Despite that, Harrop believes the technology has reached a tipping point and that the market for manned electric aircraft will blossom into a $24 billion business by 2031. “The benefits of electric power trains go beyond elimination or reduction of emissions at point of use and smoother ride,” he explains. “In aviation, the fact that you can distribute power and thrust around the airframe, and truly integrate aerodynamics and propulsion, is key.”
“The trend toward electric air vehicles is predominantly driven by environmental considerations, including lower emissions,” adds Carl Schaefer, an engineer at Aurora Flight Sciences Corp. The company is working on a wide variety of electric aircraft programs, all using different generation and distribution architectures.
Schaefer is leading an effort to develop a vertical take-off and landing (VTOL) aircraft for the Defense Advanced Research Projects Agency (DARPA).
The LightningStrike, which is scheduled to make its maiden flight sometime next year, pushes the limits of technology by combining plane-like speed and helicopter-like agility into one aircraft. A modularized, cellular aerodynamic wing design with integrated propulsion will enable the vehicle to perform efficiently in both forward flight and while hovering.
The radical design relies on a synchronous electric drive system and both tilt-wing- and tilt-canard-based propulsion for vertical takeoff and landing. A Rolls-Royce AE 1107C turboshaft engine will power three Honeywell generators and 24 ducted fans distributed on both the wings and canards.
“Electric fixed-wing and VTOL aircraft enable [engineers] to consider unique aircraft designs in which the vehicle configuration is no longer constrained by a requirement to wrap the aircraft around a propulsion system,” explains Schaefer. “Take, for instance, a commercial airliner.
“Generally, the turbofan engines are located either beneath the wing or on the aft fuselage,” adds Schaefer. “This configuration works very well, but the designer has little flexibility to consider more efficient propulsion systems. Practical constraints, such as mechanical shafting, preclude innovative systems, such as distributed propulsion.
“To move to something like distributed propulsion, we need to take a transmission-agnostic approach,” Schaefer points out. “Distributed electric propulsion (DEP) systems eliminate the need for mechanical shafting and bearings in favor of electrical conductors that provide the flexibility to place the propulsion system anywhere we like on the aircraft.”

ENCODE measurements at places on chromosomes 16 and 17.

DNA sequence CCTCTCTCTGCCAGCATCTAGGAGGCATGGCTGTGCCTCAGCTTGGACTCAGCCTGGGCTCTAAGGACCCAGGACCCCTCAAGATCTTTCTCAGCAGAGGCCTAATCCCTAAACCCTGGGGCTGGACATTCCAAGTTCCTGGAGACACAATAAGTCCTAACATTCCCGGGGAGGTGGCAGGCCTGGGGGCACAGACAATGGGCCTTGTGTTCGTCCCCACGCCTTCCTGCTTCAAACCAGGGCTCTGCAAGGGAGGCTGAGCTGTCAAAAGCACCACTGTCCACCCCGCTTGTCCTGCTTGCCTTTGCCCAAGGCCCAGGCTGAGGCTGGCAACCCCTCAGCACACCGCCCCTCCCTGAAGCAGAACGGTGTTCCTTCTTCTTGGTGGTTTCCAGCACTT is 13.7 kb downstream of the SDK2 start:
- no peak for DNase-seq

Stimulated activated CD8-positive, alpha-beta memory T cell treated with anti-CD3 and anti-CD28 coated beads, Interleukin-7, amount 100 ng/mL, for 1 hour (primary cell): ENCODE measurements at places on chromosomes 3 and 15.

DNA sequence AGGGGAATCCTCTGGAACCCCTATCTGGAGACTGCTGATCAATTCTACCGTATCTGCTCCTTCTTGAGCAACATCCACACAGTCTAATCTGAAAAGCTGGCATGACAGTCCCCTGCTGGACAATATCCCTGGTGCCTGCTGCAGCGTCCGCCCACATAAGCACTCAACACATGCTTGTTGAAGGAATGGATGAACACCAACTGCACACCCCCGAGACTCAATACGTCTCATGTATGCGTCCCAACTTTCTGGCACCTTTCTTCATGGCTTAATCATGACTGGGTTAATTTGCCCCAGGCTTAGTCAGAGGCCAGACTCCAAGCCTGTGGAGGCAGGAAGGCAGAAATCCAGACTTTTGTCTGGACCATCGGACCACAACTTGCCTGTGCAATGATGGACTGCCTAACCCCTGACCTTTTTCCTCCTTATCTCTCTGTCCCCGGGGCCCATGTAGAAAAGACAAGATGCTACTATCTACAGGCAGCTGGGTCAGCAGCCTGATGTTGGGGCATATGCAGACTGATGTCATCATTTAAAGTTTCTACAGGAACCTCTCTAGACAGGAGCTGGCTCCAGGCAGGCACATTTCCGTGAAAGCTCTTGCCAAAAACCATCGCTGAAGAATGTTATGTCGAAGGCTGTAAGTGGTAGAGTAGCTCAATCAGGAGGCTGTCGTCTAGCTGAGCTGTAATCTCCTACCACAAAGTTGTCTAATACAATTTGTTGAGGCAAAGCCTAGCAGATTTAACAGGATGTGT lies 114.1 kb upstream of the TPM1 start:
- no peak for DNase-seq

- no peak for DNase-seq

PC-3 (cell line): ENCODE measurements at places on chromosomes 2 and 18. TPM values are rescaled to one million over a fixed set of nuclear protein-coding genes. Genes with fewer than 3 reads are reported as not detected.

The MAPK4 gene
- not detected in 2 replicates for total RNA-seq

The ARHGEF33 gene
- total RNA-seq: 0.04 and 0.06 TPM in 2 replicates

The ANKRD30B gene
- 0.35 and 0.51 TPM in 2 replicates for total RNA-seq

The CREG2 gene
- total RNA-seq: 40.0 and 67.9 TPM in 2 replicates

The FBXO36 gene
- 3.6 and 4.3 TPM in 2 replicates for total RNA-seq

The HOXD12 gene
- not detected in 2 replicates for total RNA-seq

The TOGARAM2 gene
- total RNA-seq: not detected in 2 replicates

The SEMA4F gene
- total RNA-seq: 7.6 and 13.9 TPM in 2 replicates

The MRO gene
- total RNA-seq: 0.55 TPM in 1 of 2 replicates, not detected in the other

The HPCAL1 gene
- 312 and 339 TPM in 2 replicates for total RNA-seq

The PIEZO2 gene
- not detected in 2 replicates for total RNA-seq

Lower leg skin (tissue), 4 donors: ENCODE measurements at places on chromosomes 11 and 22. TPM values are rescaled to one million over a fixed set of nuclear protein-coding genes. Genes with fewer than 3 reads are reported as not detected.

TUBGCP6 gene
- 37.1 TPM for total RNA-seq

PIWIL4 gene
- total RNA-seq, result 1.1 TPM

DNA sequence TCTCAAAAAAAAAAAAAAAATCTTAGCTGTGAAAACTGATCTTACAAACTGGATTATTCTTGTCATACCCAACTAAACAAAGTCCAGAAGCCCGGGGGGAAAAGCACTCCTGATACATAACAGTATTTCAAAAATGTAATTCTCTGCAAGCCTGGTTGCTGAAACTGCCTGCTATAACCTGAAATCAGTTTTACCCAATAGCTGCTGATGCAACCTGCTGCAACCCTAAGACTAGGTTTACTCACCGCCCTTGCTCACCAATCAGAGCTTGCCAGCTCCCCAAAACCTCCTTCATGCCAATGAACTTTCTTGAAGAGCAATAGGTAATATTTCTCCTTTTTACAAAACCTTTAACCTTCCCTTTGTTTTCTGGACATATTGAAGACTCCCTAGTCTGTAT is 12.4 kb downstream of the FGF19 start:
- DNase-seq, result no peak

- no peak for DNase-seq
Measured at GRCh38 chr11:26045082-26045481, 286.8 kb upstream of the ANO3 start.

The LightningStrike’s DEP system consists of highly integrated, distributed ducted fans that, combined with the synchronous electric drive system, will enable the aircraft to hover efficiently and fly forward at high speeds.
“By tightly coupling the propulsion with the aerodynamics, configurations like the ducted fan, canard configuration on the LightningStrike aircraft allow us to shape the lift distribution on the wing for better performance across the flight envelope,” claims Schaefer.
Pure electric aircraft that rely solely on batteries to provide propulsion are severely limited in range and endurance. The energy and power density of current battery technology is not where it needs to be to make this an efficient and practical solution.
For instance, the jet fuel capacity of a Boeing 787 jetliner is approximately 223,000 pounds. The estimated weight of a battery pack with an equivalent amount of power would be more than 4 million pounds.
“The greatest limitation to using battery-powered aircraft is weight,” says Pat Anderson, Ph.D., professor of aerospace engineering and director of the Eagle Flight Research Center at Embry-Riddle Aeronautical University. “Unless there is a cosmic change in [battery technology], it’s just not going to work for bigger, faster airplanes. It’s going to be a really long time before batteries weigh less than liquid fuel.”
That’s why many aerospace engineers are eager to explore the use of hybrid-electric technologies.
“This propulsion architecture allows us to use a turboshaft-driven generator to provide electricity to one or more electric motors,” explains Schaefer. “If one uses AC vs. DC as the basis for the power distribution system, substantial weight savings are possible, since we eliminate the need for power switching electronics, including inverters and motor controllers. Reliability is also improved, especially for highly redundant DEP architectures, where it’s possible to lose one or more electric motors and still return safely to base.”
Using electricity to propel planes creates numerous headaches for aerospace engineers. In addition to tackling weight issues, they must improve numerous factors, such as electric power-generation efficiency, power density and size.